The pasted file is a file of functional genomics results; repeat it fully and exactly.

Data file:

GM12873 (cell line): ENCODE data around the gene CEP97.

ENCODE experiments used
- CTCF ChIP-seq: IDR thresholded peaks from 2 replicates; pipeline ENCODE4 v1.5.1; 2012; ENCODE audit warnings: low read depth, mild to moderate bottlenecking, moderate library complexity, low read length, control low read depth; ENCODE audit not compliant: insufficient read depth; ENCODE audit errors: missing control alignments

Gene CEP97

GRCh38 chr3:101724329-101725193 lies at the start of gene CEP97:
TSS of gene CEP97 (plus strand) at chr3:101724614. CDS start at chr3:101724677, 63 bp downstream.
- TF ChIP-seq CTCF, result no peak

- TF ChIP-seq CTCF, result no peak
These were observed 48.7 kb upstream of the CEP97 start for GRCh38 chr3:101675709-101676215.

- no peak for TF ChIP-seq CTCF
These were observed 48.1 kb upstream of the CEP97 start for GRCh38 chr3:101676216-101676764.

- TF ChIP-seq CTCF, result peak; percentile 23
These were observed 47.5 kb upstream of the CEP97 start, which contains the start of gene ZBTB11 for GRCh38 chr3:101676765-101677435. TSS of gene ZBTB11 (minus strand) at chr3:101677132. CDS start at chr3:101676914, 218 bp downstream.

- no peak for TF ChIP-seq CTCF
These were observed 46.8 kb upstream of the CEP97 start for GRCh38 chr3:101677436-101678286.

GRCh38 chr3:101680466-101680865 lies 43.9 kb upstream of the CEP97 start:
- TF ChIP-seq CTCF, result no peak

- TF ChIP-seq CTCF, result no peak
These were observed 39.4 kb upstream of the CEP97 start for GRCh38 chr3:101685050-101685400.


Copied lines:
GM12873 (cell line): ENCODE data around the gene CEP97.

ENCODE experiments used
- CTCF ChIP-seq: IDR thresholded peaks from 2 replicates; pipeline ENCODE4 v1.5.1; 2012; ENCODE audit warnings: low read depth, mild to moderate bottlenecking, moderate library complexity, low read length, control low read depth; ENCODE audit not compliant: insufficient read depth; ENCODE audit errors: missing control alignments

Gene CEP97

GRCh38 chr3:101724329-101725193 lies at the start of gene CEP97:
TSS of gene CEP97 (plus strand) at chr3:101724614. CDS start at chr3:101724677, 63 bp downstream.
- TF ChIP-seq CTCF, result no peak

- TF ChIP-seq CTCF, result no peak
These were observed 48.7 kb upstream of the CEP97 start for GRCh38 chr3:101675709-101676215.

- no peak for TF ChIP-seq CTCF
These were observed 48.1 kb upstream of the CEP97 start for GRCh38 chr3:101676216-101676764.

- TF ChIP-seq CTCF, result peak; percentile 23
These were observed 47.5 kb upstream of the CEP97 start, which contains the start of gene ZBTB11 for GRCh38 chr3:101676765-101677435. TSS of gene ZBTB11 (minus strand) at chr3:101677132. CDS start at chr3:101676914, 218 bp downstream.

- no peak for TF ChIP-seq CTCF
These were observed 46.8 kb upstream of the CEP97 start for GRCh38 chr3:101677436-101678286.

GRCh38 chr3:101680466-101680865 lies 43.9 kb upstream of the CEP97 start:
- TF ChIP-seq CTCF, result no peak

- TF ChIP-seq CTCF, result no peak
These were observed 39.4 kb upstream of the CEP97 start for GRCh38 chr3:101685050-101685400.